Article

Organizational Culture and Its Relationship with Hospital Performance in Public Hospitals in China

Department of Hospital Management, School of Public Health, Fu Dan University, Shanghai, China.
Health Services Research (Impact Factor: 2.78). 12/2011; 46(6pt2):2139-60. DOI: 10.1111/j.1475-6773.2011.01336.x
Source: PubMed

ABSTRACT

To measure perceptions of organizational culture among employees of public hospitals in China and to determine whether perceptions are associated with hospital performance.
Hospital, employee, and patient surveys from 87 Chinese public hospitals conducted during 2009.
Developed and administered a tool to assess organizational culture in Chinese public hospitals. Used factor analysis to create measures of organizational culture. Analyzed the relationships between employee type and perceptions of culture and between perceptions of culture and hospital performance using multivariate models.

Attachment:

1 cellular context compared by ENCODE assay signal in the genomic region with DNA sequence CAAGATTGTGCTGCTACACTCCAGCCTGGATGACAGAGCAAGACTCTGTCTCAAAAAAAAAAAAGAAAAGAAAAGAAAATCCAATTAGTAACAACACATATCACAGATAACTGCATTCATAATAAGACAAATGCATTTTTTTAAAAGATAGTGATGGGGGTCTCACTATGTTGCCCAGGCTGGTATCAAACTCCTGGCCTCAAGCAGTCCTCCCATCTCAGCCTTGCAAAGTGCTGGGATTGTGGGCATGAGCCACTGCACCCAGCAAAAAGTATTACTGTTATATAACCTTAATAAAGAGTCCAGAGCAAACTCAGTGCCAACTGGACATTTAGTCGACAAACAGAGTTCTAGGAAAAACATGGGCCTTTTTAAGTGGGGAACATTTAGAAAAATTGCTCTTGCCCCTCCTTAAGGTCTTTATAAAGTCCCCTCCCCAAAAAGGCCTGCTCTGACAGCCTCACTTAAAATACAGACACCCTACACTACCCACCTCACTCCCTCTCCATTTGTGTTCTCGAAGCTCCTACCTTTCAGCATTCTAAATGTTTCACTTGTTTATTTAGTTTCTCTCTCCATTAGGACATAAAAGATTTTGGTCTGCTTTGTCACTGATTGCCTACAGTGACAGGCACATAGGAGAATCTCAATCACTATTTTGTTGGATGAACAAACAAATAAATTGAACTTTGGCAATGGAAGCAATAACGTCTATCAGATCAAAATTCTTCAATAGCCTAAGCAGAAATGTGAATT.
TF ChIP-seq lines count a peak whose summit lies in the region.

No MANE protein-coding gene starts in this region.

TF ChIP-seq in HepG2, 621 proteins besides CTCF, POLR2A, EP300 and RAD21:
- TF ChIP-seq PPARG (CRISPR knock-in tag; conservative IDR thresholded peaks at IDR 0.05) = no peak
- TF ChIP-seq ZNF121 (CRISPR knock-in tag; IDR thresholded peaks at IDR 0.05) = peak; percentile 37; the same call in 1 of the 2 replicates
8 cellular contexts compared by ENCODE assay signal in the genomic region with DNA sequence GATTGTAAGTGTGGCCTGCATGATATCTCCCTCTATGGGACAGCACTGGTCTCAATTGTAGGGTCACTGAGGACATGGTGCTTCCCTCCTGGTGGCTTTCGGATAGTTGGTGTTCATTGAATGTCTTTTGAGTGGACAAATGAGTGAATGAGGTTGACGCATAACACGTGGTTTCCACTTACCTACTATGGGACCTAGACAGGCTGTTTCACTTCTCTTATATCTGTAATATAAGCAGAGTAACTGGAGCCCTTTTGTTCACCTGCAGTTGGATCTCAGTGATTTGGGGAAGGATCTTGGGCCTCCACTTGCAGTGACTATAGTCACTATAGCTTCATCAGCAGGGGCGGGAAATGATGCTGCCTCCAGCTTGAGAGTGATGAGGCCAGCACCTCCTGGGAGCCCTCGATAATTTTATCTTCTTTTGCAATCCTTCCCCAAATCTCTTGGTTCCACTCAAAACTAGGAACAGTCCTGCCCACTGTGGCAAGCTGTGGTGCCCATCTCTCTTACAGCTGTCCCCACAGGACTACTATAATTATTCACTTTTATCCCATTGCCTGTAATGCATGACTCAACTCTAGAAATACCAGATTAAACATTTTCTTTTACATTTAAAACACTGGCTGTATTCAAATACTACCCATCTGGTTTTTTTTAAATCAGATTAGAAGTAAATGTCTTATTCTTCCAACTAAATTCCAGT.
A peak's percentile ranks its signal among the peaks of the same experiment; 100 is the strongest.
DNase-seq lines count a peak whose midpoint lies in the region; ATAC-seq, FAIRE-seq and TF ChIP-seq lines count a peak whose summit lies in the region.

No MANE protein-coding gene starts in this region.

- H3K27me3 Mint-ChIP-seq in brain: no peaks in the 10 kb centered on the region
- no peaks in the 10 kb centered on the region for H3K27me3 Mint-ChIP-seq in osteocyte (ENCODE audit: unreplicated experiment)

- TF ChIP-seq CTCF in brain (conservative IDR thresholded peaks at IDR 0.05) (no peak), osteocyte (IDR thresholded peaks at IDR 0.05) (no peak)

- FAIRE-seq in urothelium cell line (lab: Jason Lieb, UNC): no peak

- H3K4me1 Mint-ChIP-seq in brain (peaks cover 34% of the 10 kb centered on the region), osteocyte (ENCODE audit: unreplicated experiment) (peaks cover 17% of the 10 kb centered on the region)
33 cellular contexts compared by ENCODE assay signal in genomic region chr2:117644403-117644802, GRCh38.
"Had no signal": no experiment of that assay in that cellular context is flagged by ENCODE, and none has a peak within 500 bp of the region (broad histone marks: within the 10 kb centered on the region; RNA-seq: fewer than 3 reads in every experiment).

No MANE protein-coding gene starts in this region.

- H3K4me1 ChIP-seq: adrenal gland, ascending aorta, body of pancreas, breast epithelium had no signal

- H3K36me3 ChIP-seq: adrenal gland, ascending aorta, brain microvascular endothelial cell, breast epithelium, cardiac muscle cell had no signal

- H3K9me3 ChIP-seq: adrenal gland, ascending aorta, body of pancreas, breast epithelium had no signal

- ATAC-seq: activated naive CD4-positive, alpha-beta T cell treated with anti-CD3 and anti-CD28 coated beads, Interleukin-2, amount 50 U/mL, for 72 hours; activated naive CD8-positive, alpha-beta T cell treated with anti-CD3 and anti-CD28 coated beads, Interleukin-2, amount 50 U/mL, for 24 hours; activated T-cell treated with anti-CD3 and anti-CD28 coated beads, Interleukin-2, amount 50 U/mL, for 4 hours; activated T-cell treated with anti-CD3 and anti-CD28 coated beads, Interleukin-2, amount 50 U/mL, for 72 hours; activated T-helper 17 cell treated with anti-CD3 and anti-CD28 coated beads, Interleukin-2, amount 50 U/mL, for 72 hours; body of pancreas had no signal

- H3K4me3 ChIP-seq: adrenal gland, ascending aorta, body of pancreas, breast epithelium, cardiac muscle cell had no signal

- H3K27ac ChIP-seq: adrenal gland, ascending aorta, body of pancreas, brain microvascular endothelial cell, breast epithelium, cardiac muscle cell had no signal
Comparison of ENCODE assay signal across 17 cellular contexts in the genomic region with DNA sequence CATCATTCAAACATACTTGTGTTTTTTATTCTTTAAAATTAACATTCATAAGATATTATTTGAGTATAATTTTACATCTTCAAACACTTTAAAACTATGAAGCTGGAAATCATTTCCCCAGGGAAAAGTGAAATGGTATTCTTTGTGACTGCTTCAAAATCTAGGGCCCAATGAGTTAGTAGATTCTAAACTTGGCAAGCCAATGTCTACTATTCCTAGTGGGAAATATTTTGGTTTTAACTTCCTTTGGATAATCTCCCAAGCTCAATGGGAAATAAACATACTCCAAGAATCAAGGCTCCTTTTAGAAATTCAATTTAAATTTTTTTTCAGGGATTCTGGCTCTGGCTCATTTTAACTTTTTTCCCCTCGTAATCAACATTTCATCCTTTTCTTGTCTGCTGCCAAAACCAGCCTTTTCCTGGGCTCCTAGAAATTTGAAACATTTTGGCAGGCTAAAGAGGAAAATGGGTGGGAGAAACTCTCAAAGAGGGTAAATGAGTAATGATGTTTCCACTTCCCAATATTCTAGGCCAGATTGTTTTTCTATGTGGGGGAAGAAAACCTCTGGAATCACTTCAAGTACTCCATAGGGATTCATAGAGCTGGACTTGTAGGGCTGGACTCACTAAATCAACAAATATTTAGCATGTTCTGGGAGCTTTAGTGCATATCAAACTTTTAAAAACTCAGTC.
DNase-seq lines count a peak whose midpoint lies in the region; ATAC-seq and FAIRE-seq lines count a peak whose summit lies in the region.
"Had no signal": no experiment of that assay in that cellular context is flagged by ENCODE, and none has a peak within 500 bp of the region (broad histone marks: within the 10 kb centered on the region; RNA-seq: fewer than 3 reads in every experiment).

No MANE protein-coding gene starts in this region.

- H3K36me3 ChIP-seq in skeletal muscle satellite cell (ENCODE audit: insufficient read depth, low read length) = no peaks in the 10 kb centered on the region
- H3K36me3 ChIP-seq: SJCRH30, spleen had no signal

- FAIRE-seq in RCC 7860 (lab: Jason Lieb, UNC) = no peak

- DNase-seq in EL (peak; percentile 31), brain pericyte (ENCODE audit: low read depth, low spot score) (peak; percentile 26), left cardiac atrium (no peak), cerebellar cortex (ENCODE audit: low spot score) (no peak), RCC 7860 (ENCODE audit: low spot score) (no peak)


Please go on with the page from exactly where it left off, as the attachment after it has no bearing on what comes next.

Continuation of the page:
Employees perceived the culture of Chinese public hospitals as stronger in internal rules and regulations, and weaker in empowerment. Hospitals in which employees perceived that the culture emphasized cost control were more profitable and had higher rates of outpatient visits and bed days per physician per day but also had lower levels of patient satisfaction. Hospitals with cultures perceived as customer-focused had longer length of stay but lower patient satisfaction.
Managers in Chinese public hospitals should consider whether the culture of their organization will enable them to respond effectively to their changing environment.

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Available from: Ping Zhou, Aug 20, 2015
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    • "Hospitals with a culture emphasizing organizational learning were more profitable, and hospitals with a culture emphasizing customer focus had lower patient satisfaction. In prior analyses of the relationship between hospital culture and performance, a stronger relationship between a culture of cost control and hospital profitability and patient satisfaction was documented (Zhou et al., 2011). Controlling for hospital strategy, however, reduced the magnitude of these effects somewhat, and thus, they were statistically significant only at marginal levels. "
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